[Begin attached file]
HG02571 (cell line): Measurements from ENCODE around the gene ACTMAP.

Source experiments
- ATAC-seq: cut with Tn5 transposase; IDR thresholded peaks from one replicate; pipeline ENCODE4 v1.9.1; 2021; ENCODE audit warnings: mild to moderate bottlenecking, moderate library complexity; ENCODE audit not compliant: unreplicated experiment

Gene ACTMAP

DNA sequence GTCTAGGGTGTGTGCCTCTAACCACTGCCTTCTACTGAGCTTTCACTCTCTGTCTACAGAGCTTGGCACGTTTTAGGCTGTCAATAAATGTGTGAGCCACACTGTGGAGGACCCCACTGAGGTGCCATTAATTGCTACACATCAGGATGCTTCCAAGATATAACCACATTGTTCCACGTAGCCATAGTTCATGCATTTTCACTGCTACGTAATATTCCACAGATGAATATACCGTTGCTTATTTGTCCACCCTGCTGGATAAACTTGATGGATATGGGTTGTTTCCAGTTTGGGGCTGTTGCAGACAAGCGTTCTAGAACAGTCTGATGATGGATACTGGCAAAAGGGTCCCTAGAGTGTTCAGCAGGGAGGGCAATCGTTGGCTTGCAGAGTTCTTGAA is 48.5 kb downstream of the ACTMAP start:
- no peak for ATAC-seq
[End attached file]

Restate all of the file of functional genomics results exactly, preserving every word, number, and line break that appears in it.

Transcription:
HG02571 (cell line): Measurements from ENCODE around the gene ACTMAP.

Source experiments
- ATAC-seq: cut with Tn5 transposase; IDR thresholded peaks from one replicate; pipeline ENCODE4 v1.9.1; 2021; ENCODE audit warnings: mild to moderate bottlenecking, moderate library complexity; ENCODE audit not compliant: unreplicated experiment

Gene ACTMAP

DNA sequence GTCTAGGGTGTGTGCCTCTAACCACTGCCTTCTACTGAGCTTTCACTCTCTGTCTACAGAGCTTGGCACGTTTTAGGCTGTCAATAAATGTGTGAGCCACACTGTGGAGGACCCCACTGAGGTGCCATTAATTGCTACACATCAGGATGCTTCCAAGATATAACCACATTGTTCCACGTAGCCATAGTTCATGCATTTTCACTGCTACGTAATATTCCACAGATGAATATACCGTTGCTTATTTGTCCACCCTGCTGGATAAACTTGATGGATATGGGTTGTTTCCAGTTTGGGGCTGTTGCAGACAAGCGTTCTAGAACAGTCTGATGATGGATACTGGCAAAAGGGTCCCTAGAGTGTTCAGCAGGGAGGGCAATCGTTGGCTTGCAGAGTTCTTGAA is 48.5 kb downstream of the ACTMAP start:
- no peak for ATAC-seq